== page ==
2. Paarsch, Harry J & Shearer, Bruce, 2000. "Piece Rates, Fixed Wages, and Incentive Effects: Statistical Evidence from Payroll Records," International Economic Review, Department of Economics, University of Pennsylvania and Osaka University Institute of Social and Economic Research Association, vol. 41(1), pages 59-92, February.
  3. Jeremy Lise & Shannon Seitz & Jeffrey Smith, 2005. "Equilibrium Policy Experiments and the Evaluation of Social Programs," Working Papers 1076, Queen's University, Department of Economics.
  4. Paarsch, Harry J. & Shearer, Bruce S., 2009. "The response to incentives and contractual efficiency: Evidence from a field experiment," European Economic Review, Elsevier, vol. 53(5), pages 481-494, July.
  5. Becker, Gary S & Lewis, H Gregg, 1973. "On the Interaction between the Quantity and Quality of Children," Journal of Political Economy, University of Chicago Press, vol. 81(2), pages 279-288, Part II, .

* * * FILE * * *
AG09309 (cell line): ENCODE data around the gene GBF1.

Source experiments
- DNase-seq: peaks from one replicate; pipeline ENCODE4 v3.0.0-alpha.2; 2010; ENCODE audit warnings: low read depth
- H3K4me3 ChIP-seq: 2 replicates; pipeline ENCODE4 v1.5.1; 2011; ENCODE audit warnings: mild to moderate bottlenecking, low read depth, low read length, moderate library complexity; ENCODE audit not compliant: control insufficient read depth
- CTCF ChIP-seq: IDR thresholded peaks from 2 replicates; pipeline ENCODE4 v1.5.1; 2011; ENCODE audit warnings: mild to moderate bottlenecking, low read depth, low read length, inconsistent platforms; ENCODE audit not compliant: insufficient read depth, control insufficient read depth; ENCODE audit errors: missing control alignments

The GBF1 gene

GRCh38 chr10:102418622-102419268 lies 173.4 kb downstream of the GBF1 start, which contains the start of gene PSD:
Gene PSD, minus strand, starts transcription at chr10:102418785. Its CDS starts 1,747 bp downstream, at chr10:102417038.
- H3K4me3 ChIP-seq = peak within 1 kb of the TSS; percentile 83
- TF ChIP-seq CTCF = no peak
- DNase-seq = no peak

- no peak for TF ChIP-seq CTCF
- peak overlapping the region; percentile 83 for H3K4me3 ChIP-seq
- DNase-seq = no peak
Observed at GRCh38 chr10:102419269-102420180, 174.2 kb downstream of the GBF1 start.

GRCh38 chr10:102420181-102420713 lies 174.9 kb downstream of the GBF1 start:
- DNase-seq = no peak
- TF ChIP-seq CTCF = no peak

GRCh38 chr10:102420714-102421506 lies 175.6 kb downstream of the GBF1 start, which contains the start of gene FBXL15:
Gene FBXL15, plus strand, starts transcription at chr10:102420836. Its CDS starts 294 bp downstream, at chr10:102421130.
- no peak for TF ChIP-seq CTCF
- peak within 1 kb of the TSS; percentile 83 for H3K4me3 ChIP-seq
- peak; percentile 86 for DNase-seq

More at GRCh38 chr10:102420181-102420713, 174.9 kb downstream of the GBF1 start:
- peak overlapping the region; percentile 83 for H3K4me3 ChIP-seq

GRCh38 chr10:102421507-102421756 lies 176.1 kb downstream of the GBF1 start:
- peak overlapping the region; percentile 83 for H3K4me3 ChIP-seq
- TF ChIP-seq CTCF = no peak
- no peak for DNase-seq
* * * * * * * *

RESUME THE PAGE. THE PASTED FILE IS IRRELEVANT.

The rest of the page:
6. M. Keane & R. Moffitt, "undated". "A structural model of multiple welfare program participation and labor supply," Institute for Research on Poverty Discussion Papers 1080-96, University of Wisconsin Institute for Research on Poverty.
  7. Baltagi, Badi H. & Bratberg, Espen & Holmås, Tor Helge, 2003. "A panel data study of physicians’ labor supply: The case of Norway," Working Papers in Economics 01/03, University of Bergen, Department of Economics.
  8. Blundell, Richard & Macurdy, Thomas, 1999. "Labor supply: A review of alternative approaches," Handbook of Labor Economics, in: O. Ashenfelter & D. Card (ed.), Handbook of Labor Economics, edition 1, volume 3, chapter 27, pages 1559-1695 Elsevier.
  9. Bolduc, Denis & Fortin, Bernard & Fournier, Marc-Andre, 1996. "The Effect of Incentive Policies on the Practice Location of Doctors: A Multinomial Probit Analysis," Journal of Labor Economics, University of Chicago Press, vol. 14(4), pages 703-732, October.
  10. Adam Copeland & Cyril Monnet, 2003. "The welfare effects of incentive schemes," Finance and Economics Discussion Series 2003-08, Board of Governors of the Federal Reserve System (U.S.).